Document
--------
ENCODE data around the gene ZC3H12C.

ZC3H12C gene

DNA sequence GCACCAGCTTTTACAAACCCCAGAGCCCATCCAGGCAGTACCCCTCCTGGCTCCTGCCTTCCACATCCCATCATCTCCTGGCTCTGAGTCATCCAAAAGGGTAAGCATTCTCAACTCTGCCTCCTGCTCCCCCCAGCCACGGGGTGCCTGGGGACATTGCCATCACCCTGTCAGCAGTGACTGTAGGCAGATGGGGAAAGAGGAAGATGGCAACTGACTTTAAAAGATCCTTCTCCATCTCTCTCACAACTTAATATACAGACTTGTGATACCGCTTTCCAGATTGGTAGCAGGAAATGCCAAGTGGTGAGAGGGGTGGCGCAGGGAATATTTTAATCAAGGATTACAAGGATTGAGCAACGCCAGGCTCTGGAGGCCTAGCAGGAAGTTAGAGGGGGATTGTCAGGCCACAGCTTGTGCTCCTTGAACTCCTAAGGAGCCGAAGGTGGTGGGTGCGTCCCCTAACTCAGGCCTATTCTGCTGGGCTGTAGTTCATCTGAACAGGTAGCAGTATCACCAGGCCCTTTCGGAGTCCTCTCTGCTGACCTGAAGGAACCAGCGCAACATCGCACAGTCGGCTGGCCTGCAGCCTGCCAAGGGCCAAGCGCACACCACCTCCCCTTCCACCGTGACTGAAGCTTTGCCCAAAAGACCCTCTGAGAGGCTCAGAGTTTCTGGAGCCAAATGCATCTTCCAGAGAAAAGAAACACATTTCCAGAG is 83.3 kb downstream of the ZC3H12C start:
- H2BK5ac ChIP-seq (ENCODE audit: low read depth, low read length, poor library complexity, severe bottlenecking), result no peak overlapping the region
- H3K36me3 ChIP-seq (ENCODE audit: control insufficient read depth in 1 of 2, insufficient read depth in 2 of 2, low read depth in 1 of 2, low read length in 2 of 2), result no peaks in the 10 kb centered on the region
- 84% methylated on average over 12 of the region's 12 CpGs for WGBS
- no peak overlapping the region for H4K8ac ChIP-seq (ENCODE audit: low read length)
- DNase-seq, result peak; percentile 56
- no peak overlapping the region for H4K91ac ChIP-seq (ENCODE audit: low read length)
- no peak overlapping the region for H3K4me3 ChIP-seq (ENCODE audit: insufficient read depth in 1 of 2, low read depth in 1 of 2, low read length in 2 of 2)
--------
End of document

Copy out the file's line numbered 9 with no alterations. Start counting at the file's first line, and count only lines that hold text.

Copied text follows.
- no peak overlapping the region for H4K91ac ChIP-seq (ENCODE audit: low read length)